The first was Ramaphosa’s Luthuli House press conference comments on Digital Vibes. On the surface, accountability was called for and, not unsurprisingly, shock was expressed at what a comrade had got up to.

Yet the way this was done led to an outcry (even among my clients who are normally not quick to express outrage). The impression and choice of words implied that the ANC was more important than corruption allegations and that there were wider issues (KwaZulu-Natal winning a second term, etc) that were more important than giving simple declarative statements about wrongdoing.

Is this unfair? Not really. As SA’s political balance moves away from ANC hegemony and towards a messier contestation, hearts and minds are won in sound bites on the evening news, as happens in every other country. Language should, however, be more carefully constructed and thought through.

The most interesting factor probably was the revealed preference for the internal as opposed to public opinion when speaking off the cuff.

And yet Ramaphosa, also speaking off the cuff at the same event, gave probably one of the clearest, most transparent expositions of the just energy transition ever heard from him or any cabinet minister.

With climate envoys in the country this past week, clearly what to say and how to say it were foremost in the mind of the government and the presidency. And so out popped the “right” response (and even if you disagreed with it, it was at least coherent and clear).

The appearance of the climate envoys has clearly been a useful shock to the system. Zooming out from the details of the discussions, the government has had to get its act together and cement its views on a range of issues — from the ideological to the technical. This was not totally possible, of course, as the department of mineral resources & energy was the fly in the ointment, talking instead about non-viable energy technologies in Limpopo.

Yet the impact of having experts in the country to talk about specific issues has clearly been useful in galvanising a topic that has floated on the ether for the past decade in SA but has seen good momentum since the start of 2021.

Of course, getting things over the line is another matter: actually committing to required conditionality for borrowing large amounts of money is still going to be politically fraught. As we saw with the drama of the IMF rapid financing instrument (conditionality free) facility last year, and then with the debacle of the collapsed World Bank loan, SA has a problem accepting conditionality.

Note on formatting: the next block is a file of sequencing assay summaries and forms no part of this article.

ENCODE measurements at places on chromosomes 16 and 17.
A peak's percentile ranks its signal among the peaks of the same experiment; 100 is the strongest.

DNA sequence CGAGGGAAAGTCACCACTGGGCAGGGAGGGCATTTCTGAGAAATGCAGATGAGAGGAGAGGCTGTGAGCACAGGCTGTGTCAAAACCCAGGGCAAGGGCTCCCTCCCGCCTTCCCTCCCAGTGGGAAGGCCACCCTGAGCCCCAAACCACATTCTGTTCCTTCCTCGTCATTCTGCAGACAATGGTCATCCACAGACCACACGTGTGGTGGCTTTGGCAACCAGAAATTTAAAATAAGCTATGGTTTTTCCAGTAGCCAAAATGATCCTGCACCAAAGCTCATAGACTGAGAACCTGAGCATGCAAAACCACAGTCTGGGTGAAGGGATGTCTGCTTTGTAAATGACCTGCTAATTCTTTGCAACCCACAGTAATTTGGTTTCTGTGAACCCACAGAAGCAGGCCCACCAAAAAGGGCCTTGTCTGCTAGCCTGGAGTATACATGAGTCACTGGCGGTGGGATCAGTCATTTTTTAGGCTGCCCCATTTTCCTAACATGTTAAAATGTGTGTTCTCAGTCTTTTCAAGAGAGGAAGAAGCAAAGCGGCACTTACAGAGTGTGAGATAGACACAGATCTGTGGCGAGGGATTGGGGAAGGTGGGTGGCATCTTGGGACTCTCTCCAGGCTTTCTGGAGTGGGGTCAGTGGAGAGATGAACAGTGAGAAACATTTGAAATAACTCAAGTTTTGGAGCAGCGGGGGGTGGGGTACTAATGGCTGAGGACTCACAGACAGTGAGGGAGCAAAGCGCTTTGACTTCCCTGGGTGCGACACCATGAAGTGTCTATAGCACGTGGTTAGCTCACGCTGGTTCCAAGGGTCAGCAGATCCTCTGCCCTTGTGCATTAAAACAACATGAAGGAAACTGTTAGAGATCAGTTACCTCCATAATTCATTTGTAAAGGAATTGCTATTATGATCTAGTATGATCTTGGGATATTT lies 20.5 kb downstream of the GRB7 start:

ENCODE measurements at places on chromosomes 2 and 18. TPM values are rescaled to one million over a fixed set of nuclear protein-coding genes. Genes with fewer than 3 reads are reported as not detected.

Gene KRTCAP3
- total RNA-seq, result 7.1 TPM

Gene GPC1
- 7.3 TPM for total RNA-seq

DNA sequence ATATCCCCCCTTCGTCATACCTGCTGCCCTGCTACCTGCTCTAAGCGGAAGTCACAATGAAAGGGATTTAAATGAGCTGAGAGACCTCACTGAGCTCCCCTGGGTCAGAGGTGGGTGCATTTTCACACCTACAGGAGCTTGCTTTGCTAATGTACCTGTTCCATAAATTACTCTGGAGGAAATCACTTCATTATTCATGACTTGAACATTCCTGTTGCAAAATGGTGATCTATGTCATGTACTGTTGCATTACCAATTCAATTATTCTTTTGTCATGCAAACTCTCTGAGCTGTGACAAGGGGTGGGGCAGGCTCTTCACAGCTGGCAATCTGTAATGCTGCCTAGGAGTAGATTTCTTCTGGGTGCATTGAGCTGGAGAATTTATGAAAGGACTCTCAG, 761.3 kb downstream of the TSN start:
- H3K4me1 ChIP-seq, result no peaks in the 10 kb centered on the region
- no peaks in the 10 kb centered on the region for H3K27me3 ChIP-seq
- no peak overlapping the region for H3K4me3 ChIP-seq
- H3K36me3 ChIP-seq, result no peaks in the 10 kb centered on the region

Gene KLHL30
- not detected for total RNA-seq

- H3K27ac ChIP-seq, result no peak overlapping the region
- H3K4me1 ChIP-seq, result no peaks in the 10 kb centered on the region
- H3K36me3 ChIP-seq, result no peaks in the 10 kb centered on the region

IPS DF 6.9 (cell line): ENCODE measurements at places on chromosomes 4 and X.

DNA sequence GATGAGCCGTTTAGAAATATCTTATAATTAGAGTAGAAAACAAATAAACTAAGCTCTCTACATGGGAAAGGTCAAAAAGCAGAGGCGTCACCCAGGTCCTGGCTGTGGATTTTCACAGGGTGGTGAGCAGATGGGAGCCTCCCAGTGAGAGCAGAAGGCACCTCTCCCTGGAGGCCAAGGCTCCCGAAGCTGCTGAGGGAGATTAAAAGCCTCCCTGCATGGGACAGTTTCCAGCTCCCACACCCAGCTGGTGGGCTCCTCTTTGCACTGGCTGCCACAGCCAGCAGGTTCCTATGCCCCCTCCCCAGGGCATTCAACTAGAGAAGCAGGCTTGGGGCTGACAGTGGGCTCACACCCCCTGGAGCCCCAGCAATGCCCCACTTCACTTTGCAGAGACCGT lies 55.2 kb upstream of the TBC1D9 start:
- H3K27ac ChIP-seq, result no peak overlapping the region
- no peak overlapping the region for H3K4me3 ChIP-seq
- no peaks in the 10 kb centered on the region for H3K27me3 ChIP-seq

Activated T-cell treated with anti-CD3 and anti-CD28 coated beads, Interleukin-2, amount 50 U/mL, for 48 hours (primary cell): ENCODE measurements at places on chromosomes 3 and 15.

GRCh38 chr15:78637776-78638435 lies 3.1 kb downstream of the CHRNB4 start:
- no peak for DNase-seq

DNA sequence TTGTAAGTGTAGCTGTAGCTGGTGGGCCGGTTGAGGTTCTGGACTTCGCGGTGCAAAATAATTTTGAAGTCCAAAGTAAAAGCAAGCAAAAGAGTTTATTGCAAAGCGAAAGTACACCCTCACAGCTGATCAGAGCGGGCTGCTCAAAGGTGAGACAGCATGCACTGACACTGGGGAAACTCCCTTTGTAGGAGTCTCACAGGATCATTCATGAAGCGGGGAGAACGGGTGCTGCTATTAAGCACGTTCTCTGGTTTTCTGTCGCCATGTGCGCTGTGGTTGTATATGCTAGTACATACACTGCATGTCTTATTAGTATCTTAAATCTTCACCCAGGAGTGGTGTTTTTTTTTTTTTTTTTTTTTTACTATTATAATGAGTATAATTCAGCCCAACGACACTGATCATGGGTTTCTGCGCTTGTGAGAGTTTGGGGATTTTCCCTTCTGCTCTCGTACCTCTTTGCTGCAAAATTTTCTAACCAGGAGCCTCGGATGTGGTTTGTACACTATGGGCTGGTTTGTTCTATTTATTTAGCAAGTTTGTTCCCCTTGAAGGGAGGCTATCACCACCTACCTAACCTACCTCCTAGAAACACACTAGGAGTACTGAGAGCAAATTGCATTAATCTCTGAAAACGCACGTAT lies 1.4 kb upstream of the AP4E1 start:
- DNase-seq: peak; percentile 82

Then there is the specific conditionality of more rapid Eskom decommissioning of coal-fired power stations and everything politically and socially that this will involve.

Then came the second speech — from Godongwana at the Sunday Times National Investment Dialogue. What was said was not overly complex or long, or indeed new, but was said with refreshing bluntness.

“Government has spent 13 years trying to fix Eskom. We need a paradigm shift. What has got to be the focus is fixing the electricity supply. Let’s not talk Eskom, let’s talk security of supply.”

Now if you look at the last integrated resources plan (yes the one that’s now out of date from 2019), or speeches even by our friend Mantashe, one could argue that it’s not that different from what Godongwana said. Yet it was the tone — that it is so blindingly obvious that Eskom has to change to a completely different role and we need a system that solves problems, not ones that keep dead status quos on life support — that struck home with people.

This sense was what originally catalysed so much support for the infamous “Tito paper” from the National Treasury in August 2019 and gave rise to Operation Vulindlela. It was viewed as a rare rallying cry for outcomes-focused, evidence-based policymaking.

Godongwana appears to be saying he represents continuity in this respect. As a quite transparent ANC economic transformation committee head, he has said some odd things, such as on coal, for example. However, he now gives the impression that he is valuing and listening to his staff and is a pragmatist, especially as he is talking more regularly in public than his predecessor did.

Further evidence-based, outcomes-orientated thinking from the minister — a kind of “Enoch Paper” — would be very welcome as we drift increasingly on the economic reconstruction and recovery plan of last year (too many aims and too many amorphous goals). His recent comments on industrial policy are also interesting but need more flesh. Industrial policy need not be a dirty term but can become so if it is only associated with the department of trade, industry & competition’s command-and-control style.

Clear evidence-based policy and eyes on the goal — clearly expressed — will give difficult debates over conditionality and working with international partners on the just energy transition a very different flavour to being dragged down in ideological quicksand. Looking outside the circle of party and vested interests is therefore important. Attracting funding, investment and expertise will be so much easier. This is after all what SA needs: stepping out of its comfort zone to undertake big change quickly, sustainably and justly.

Attard Montalto is head of capital markets research at Intellidex, an SA research-led consulting company.